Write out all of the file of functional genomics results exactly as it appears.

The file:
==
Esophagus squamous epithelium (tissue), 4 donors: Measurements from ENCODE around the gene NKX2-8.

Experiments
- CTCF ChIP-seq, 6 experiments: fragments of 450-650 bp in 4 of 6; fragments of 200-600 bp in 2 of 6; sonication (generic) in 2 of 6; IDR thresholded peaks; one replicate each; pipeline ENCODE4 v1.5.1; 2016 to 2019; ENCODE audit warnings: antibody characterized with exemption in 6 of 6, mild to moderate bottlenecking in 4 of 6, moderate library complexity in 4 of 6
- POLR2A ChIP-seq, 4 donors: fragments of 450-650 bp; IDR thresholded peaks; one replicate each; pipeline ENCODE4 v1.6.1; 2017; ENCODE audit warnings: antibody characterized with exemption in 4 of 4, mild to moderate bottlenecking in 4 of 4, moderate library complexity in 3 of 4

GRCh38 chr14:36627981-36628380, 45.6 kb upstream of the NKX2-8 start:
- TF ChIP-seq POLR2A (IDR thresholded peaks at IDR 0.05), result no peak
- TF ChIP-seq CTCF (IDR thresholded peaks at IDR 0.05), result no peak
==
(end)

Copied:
Esophagus squamous epithelium (tissue), 4 donors: Measurements from ENCODE around the gene NKX2-8.

Experiments
- CTCF ChIP-seq, 6 experiments: fragments of 450-650 bp in 4 of 6; fragments of 200-600 bp in 2 of 6; sonication (generic) in 2 of 6; IDR thresholded peaks; one replicate each; pipeline ENCODE4 v1.5.1; 2016 to 2019; ENCODE audit warnings: antibody characterized with exemption in 6 of 6, mild to moderate bottlenecking in 4 of 6, moderate library complexity in 4 of 6
- POLR2A ChIP-seq, 4 donors: fragments of 450-650 bp; IDR thresholded peaks; one replicate each; pipeline ENCODE4 v1.6.1; 2017; ENCODE audit warnings: antibody characterized with exemption in 4 of 4, mild to moderate bottlenecking in 4 of 4, moderate library complexity in 3 of 4

GRCh38 chr14:36627981-36628380, 45.6 kb upstream of the NKX2-8 start:
- TF ChIP-seq POLR2A (IDR thresholded peaks at IDR 0.05), result no peak
- TF ChIP-seq CTCF (IDR thresholded peaks at IDR 0.05), result no peak